Liverpool experienced a day of contrasting fortunes yesterday, with their talismanic striker Michael Owen officially putting pen to paper on a new contract at Anfield, a move which may have gone some way to soothing the club's earlier disappointment at being charged by the Premier League with making an illegal approach for Middlesbrough's Christian Ziege last year.
The 21-year-old England international has signed a new four-year deal, which will make him the highest-paid player in Liverpool's history, earning an estimated £70,000 per week. The deal ends lingering speculation linking him with the continent, although the player always insisted there was never any danger of him not signing.
Earlier in the day the Premier League confirmed it was charging Liverpool with making an illegal approach to Ziege while he was at Middlesbrough at the start of last season.
Should they be found guilty, the club are likely to be fined or ordered to pay compensation, although a points deduction is technically within the League's powers.
Ziege has also been charged and similarly, the German defender will not face suspension as that would penalise his current club, Tottenham, who are innocent parties in the affair. He too would be fined if found guilty.
The charges follow a 10-month investigation into allegations made by Middlesbrough about an illegal approach, and are a severe embarrassment to Liverpool and their manager, Gérard Houllier, who last year described the Teesside club's claims as "laughable".
Liverpool refused to comment on the charges, which were brought on Monday, but only made public yesterday by the Premier League, who wanted to wait until Liverpool and Ziege had been informed in writing. Both Liverpool and Ziege have been given 14 days to respond to the charges, and are certain to face a Premier League disciplinary commission.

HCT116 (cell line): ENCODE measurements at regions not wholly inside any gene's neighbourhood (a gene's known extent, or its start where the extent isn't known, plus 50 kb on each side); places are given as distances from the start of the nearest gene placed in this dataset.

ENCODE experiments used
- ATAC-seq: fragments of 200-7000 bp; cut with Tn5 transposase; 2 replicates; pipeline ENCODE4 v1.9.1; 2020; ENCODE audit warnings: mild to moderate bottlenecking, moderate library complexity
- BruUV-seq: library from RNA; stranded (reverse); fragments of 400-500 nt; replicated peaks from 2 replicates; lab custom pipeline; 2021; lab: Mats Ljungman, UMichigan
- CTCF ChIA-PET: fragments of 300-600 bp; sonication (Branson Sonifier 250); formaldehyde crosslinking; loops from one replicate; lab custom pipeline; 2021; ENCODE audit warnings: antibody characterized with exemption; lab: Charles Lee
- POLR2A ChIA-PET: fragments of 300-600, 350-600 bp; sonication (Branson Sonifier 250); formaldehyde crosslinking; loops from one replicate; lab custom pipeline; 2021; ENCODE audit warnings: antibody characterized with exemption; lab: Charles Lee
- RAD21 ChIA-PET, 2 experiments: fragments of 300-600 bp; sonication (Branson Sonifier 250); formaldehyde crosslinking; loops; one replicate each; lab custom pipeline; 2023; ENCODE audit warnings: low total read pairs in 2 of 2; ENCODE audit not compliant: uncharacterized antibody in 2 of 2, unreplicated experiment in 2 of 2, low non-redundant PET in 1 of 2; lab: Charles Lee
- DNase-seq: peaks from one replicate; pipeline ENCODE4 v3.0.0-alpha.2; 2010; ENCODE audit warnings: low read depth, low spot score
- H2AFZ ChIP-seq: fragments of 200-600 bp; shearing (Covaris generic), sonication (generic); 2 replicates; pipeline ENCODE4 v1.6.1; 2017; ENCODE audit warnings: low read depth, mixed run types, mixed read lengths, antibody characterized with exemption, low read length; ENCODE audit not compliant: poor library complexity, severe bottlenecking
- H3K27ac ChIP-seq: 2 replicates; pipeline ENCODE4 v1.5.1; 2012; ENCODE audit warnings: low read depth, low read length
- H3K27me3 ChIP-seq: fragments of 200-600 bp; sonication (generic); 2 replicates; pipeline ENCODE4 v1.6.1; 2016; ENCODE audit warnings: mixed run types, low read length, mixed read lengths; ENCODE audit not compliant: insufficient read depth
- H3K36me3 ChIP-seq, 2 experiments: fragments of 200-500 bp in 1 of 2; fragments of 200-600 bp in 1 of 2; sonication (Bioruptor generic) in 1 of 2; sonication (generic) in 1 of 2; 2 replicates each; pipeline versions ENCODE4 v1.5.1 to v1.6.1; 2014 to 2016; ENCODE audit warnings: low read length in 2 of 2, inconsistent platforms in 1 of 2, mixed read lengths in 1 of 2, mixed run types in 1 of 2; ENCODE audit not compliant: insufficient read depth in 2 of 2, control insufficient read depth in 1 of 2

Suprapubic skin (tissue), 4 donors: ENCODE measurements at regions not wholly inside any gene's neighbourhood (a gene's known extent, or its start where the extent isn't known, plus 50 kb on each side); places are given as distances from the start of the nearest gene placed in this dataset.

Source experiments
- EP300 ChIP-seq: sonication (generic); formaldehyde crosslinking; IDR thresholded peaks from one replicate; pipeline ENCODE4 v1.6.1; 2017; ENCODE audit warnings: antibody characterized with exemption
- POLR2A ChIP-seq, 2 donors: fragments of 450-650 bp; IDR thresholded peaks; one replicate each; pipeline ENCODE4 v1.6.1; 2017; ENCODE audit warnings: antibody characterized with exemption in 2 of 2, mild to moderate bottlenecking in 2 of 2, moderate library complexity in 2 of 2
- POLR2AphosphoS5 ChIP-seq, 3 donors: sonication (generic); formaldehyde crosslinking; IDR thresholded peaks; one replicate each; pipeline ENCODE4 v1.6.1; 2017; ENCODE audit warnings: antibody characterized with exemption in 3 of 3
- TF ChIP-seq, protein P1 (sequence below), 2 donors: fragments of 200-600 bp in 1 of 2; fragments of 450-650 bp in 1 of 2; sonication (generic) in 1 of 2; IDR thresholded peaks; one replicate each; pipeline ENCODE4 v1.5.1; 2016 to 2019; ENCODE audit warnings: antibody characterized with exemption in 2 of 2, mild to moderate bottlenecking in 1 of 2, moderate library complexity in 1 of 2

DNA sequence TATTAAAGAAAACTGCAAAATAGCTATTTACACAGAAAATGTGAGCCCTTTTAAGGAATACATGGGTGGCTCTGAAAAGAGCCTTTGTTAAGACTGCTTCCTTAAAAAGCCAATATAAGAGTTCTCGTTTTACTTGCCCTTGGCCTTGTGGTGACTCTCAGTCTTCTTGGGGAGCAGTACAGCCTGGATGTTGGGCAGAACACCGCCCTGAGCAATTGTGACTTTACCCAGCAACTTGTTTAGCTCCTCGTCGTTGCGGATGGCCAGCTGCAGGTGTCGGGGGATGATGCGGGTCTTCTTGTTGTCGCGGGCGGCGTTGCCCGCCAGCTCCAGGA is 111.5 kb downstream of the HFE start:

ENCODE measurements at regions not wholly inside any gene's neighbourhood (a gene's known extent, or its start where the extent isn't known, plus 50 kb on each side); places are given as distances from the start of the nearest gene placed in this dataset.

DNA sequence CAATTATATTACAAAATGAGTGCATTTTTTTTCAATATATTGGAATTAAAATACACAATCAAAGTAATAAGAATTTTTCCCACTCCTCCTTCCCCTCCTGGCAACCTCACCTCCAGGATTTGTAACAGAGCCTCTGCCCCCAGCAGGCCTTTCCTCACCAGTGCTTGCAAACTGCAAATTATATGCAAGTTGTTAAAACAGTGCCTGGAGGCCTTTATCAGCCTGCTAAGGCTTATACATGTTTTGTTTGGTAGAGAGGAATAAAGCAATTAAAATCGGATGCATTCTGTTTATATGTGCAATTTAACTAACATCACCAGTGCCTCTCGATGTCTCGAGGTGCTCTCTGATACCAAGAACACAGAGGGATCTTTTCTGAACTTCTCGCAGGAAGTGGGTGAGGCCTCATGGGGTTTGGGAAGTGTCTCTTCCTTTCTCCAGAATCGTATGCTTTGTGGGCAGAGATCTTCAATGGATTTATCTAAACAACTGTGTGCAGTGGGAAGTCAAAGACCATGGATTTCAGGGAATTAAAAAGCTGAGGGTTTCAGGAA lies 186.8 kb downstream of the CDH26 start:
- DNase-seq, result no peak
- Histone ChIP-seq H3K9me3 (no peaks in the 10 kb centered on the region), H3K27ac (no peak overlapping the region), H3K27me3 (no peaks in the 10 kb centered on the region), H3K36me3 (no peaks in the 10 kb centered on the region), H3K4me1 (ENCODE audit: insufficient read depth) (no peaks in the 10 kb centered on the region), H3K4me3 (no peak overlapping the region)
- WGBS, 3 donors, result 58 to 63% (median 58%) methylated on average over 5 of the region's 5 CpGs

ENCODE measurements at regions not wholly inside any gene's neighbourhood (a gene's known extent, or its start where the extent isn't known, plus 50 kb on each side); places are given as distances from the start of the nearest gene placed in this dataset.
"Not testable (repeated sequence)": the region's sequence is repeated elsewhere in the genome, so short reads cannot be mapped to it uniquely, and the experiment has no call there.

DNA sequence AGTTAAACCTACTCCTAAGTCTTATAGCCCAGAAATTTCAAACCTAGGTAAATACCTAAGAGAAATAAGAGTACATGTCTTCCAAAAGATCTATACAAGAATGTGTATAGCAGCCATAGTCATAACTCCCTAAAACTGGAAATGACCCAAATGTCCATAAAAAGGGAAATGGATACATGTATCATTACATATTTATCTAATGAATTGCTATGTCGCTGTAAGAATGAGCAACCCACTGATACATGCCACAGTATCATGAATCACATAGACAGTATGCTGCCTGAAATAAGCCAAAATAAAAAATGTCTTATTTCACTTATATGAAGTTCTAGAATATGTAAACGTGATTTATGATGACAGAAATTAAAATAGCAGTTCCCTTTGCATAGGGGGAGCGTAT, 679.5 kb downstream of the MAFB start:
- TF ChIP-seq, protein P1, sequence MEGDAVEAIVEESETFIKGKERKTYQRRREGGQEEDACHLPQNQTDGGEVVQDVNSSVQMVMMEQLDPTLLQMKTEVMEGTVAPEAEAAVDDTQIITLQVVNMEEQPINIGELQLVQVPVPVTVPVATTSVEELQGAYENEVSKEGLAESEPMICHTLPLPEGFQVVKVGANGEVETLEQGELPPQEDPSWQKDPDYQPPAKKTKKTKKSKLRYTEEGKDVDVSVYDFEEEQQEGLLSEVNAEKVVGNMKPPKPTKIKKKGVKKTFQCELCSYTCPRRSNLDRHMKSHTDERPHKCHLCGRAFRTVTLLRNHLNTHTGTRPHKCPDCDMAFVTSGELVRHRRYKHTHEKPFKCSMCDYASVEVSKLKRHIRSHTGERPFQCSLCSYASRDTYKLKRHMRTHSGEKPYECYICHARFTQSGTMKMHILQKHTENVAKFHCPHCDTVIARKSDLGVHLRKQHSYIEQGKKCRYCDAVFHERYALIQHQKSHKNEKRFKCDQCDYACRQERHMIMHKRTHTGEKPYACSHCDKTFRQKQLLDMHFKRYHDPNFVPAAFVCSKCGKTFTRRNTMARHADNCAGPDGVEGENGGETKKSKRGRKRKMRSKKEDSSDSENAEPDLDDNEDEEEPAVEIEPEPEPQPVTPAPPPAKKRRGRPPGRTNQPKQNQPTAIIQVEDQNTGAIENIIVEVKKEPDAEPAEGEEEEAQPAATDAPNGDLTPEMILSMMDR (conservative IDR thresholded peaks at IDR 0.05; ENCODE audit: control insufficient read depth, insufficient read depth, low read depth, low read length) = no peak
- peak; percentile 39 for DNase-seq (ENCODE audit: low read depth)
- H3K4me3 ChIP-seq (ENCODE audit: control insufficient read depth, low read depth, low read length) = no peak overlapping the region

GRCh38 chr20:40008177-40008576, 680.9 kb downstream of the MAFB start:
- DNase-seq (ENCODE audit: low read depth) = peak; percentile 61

The charges follow a complaint from Middlesbrough over the transfer of Ziege to Liverpool for £5.5m at the start of last season. In an article in a Middlesbrough match programme in October last year, the Boro chairman Steve Gibson said the club had given Ziege a get-out clause on compassionate grounds following his move from Milan the previous year.
The clause allowed him to move if he was homesick so long as Boro were paid £5.5m. But Boro claimed the clause should only have applied to a move back to Germany, and not to another Premiership club.
Gibson said: "We were aware that Ziege had suffered greatly in Italy and that he did not want a repeat of that.
"To safeguard the club's position we took comfort in the rules of the Premier League, where it is written law that no player can induce or look to seek another club during the length of his contract, and neither can any Premier League club look to induce a player to break his contract.
"In addition there is a confidentiality agreement within the contract which forbids the club discussing the contract, or the player discussing any part of a contract to third parties.
"We believe that both Christian Ziege and Liverpool broke the rules of the Premier League and we are seeking redress to this situation."
If the charges are proved, Middlesbrough will seek compensation for a player they valued at £8m. Ironically, Ziege and Houllier fell out soon after his arrival and he moved to Tottenham this summer.
The Middlesbrough chief executive Keith Lamb welcomed the decision to charge Liverpool and Ziege. "We are pleased that, after a very, very thorough and detailed investigation, the Premier League and its legal advisors share the same view as Middlesbrough FC that there was a serious breach of league regulations prior to the enforced transfer of Christian Ziege to Liverpool," he said. "Hopefully, these investigations will unearth the true facts and those responsible will be dealt with by the football authorities."
Liverpool have put the matter into the hands of legal experts and would not comment beyond a spokesman saying: "As far as we understand, Liverpool have not been found guilty of anything."
It is understood, however, that as well as their anger at the timing of the charge, Liverpool are concerned about the length of time the investigation has taken and the apparent lack of action taken against other clubs who have been alleged to have made illegal approaches for players.
Meanwhile, the Czech Republic international Milan Baros hopes to complete his transfer to Liverpool by Christmas. The club agreed to sign the midfielder from Banik Ostrava in July but have been waiting for a work permit.Reuse content